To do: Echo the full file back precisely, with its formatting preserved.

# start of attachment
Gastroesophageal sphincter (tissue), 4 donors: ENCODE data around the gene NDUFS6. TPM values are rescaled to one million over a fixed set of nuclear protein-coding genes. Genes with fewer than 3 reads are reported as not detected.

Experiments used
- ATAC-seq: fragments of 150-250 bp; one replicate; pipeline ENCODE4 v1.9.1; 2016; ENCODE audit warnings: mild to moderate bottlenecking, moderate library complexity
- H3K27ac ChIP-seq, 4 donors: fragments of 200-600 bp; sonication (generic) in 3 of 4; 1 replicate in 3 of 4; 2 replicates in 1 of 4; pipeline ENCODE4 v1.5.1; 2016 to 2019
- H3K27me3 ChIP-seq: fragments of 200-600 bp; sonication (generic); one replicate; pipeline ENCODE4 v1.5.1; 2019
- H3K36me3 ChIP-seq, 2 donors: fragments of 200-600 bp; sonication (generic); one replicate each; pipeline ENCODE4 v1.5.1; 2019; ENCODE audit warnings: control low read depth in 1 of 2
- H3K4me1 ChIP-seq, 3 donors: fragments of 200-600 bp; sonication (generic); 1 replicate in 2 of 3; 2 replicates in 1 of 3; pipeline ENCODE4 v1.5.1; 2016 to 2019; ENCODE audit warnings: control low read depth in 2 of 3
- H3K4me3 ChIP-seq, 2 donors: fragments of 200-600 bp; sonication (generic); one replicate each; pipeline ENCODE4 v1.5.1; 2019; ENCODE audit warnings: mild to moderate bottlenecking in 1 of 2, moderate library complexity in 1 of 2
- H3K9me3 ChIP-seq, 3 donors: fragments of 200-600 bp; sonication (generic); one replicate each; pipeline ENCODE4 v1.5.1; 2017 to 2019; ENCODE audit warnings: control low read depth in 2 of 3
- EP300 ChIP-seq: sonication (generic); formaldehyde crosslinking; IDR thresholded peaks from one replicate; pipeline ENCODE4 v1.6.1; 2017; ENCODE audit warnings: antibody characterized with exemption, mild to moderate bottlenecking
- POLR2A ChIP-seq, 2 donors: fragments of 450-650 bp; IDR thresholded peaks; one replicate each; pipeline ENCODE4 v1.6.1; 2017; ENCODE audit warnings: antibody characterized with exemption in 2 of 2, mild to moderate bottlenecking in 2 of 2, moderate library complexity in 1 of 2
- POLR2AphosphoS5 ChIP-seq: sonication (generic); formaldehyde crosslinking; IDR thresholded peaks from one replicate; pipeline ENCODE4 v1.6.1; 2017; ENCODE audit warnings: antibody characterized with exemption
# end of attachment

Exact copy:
Gastroesophageal sphincter (tissue), 4 donors: ENCODE data around the gene NDUFS6. TPM values are rescaled to one million over a fixed set of nuclear protein-coding genes. Genes with fewer than 3 reads are reported as not detected.

Experiments used
- ATAC-seq: fragments of 150-250 bp; one replicate; pipeline ENCODE4 v1.9.1; 2016; ENCODE audit warnings: mild to moderate bottlenecking, moderate library complexity
- H3K27ac ChIP-seq, 4 donors: fragments of 200-600 bp; sonication (generic) in 3 of 4; 1 replicate in 3 of 4; 2 replicates in 1 of 4; pipeline ENCODE4 v1.5.1; 2016 to 2019
- H3K27me3 ChIP-seq: fragments of 200-600 bp; sonication (generic); one replicate; pipeline ENCODE4 v1.5.1; 2019
- H3K36me3 ChIP-seq, 2 donors: fragments of 200-600 bp; sonication (generic); one replicate each; pipeline ENCODE4 v1.5.1; 2019; ENCODE audit warnings: control low read depth in 1 of 2
- H3K4me1 ChIP-seq, 3 donors: fragments of 200-600 bp; sonication (generic); 1 replicate in 2 of 3; 2 replicates in 1 of 3; pipeline ENCODE4 v1.5.1; 2016 to 2019; ENCODE audit warnings: control low read depth in 2 of 3
- H3K4me3 ChIP-seq, 2 donors: fragments of 200-600 bp; sonication (generic); one replicate each; pipeline ENCODE4 v1.5.1; 2019; ENCODE audit warnings: mild to moderate bottlenecking in 1 of 2, moderate library complexity in 1 of 2
- H3K9me3 ChIP-seq, 3 donors: fragments of 200-600 bp; sonication (generic); one replicate each; pipeline ENCODE4 v1.5.1; 2017 to 2019; ENCODE audit warnings: control low read depth in 2 of 3
- EP300 ChIP-seq: sonication (generic); formaldehyde crosslinking; IDR thresholded peaks from one replicate; pipeline ENCODE4 v1.6.1; 2017; ENCODE audit warnings: antibody characterized with exemption, mild to moderate bottlenecking
- POLR2A ChIP-seq, 2 donors: fragments of 450-650 bp; IDR thresholded peaks; one replicate each; pipeline ENCODE4 v1.6.1; 2017; ENCODE audit warnings: antibody characterized with exemption in 2 of 2, mild to moderate bottlenecking in 2 of 2, moderate library complexity in 1 of 2
- POLR2AphosphoS5 ChIP-seq: sonication (generic); formaldehyde crosslinking; IDR thresholded peaks from one replicate; pipeline ENCODE4 v1.6.1; 2017; ENCODE audit warnings: antibody characterized with exemption